The last pope, Benedict, was a German, which may also be relevant. The Roman Catholic Church, being a world-wide body with over a thousand million members, does not have a uniform view on many non-religious matters of course.  Even Catholic religious orders will have different traditions.  My own impression is  that  the Jesuits, for instance – an order of which the present Pope is a member – is traditionally very Europhile, whereas Opus Dei, another influential religious order, is said to be EU-critical… But within each order there will of course be diverse views held by individual members.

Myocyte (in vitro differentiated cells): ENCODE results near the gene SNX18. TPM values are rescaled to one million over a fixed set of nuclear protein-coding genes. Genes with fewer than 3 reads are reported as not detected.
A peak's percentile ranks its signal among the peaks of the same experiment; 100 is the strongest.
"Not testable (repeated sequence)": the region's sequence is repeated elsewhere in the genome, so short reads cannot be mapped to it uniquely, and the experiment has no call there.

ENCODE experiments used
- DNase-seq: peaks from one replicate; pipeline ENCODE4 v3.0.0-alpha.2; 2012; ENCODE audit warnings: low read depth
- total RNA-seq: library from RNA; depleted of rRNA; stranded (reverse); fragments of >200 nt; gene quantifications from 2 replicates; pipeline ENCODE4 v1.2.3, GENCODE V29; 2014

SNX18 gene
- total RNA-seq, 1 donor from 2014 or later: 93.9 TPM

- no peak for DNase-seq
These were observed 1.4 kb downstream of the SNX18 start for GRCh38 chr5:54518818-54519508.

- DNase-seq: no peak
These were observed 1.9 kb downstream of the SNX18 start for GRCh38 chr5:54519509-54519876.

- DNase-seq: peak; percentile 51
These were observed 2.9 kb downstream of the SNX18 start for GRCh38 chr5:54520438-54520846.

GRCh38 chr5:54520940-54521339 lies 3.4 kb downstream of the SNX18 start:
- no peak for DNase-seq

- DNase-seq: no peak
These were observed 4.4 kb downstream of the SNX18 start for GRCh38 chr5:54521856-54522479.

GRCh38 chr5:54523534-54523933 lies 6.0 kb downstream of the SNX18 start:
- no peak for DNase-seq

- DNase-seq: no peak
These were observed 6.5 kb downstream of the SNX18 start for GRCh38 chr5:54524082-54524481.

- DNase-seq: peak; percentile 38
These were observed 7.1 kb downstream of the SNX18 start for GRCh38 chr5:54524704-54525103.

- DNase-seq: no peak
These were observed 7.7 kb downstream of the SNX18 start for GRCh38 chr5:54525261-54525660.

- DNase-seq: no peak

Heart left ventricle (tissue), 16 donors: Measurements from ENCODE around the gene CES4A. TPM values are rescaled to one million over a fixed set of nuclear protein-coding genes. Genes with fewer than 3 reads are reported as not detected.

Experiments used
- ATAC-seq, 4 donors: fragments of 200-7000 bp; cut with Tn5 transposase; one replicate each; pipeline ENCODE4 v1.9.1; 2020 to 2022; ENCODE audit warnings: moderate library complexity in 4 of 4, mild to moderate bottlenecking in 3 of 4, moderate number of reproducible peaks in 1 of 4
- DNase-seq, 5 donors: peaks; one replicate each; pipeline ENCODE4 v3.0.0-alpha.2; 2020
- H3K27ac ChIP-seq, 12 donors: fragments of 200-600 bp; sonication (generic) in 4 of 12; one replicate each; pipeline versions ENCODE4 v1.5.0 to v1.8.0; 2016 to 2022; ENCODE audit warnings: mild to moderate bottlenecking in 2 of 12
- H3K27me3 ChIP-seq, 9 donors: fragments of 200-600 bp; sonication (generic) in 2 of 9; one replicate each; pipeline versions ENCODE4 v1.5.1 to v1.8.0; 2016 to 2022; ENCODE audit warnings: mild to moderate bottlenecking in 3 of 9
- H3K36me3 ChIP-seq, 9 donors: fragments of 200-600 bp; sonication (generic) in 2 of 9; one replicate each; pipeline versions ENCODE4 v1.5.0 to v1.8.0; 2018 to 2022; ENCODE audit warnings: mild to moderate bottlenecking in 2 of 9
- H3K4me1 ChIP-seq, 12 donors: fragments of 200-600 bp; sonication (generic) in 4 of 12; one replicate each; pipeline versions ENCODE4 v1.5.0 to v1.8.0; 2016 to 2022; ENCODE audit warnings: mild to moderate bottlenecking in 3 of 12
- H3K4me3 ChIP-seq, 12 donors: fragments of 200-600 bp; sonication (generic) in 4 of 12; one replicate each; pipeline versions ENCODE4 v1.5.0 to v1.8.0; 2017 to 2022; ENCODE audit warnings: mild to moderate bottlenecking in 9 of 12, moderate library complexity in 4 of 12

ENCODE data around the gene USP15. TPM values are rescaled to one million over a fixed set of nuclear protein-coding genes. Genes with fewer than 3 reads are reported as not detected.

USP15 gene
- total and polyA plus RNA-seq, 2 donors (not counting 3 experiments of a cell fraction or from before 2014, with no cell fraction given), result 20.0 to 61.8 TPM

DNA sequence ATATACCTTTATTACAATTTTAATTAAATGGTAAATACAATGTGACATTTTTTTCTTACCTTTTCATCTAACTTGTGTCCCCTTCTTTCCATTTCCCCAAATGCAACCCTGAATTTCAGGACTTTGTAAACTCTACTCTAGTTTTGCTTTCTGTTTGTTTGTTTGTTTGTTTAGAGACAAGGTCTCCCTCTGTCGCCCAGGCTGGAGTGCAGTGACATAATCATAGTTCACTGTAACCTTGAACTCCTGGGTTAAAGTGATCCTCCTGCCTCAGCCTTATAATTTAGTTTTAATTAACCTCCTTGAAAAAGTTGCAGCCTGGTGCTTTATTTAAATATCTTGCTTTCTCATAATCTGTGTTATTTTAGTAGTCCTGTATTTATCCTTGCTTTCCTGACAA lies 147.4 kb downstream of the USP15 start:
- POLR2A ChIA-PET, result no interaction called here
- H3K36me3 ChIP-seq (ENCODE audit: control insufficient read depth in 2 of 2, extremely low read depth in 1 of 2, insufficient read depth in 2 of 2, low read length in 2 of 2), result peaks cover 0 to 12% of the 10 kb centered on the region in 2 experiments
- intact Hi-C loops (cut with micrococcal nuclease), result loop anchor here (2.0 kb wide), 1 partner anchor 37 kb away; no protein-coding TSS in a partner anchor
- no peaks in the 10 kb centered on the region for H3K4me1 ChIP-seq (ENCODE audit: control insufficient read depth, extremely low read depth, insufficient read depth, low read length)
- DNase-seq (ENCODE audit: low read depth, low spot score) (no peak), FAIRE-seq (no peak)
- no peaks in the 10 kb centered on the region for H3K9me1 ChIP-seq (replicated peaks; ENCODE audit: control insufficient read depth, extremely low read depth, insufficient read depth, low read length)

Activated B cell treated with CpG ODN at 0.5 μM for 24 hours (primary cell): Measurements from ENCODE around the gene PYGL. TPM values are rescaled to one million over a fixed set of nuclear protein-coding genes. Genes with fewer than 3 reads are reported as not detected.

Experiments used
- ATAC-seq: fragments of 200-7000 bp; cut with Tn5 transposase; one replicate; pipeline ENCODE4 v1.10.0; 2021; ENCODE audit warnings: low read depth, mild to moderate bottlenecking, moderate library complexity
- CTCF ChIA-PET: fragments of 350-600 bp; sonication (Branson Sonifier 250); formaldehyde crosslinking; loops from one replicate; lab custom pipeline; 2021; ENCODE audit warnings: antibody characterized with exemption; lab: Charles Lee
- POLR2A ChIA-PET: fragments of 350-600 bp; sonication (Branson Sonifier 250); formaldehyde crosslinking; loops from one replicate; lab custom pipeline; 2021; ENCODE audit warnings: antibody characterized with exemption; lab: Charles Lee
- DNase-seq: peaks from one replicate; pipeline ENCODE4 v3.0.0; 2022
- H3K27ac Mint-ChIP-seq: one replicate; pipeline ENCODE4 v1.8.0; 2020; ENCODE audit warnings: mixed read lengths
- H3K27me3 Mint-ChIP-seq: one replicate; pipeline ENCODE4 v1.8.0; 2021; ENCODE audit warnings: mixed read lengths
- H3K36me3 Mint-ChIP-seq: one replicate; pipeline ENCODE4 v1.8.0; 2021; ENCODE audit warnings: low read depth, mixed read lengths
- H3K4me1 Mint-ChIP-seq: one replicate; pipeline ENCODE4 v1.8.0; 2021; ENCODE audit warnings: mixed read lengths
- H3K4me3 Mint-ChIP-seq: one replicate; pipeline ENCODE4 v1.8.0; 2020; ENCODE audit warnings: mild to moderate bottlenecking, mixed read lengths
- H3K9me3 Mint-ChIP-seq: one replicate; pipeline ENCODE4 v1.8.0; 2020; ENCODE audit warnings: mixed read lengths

The CIB conference is clearly important and I hope it goes well. It reminds us EU – critics here in the Republic of Ireland that we should pay more attention to the current state of play regarding the Catholic Church and the EUI am not going to the TEAM meeting either, but it was nice to meet you again at the TEAM meeting in Riga last September. I trust that your political work and that of your colleagues goes well in the months ahead.

All the best for now, as ever

TONY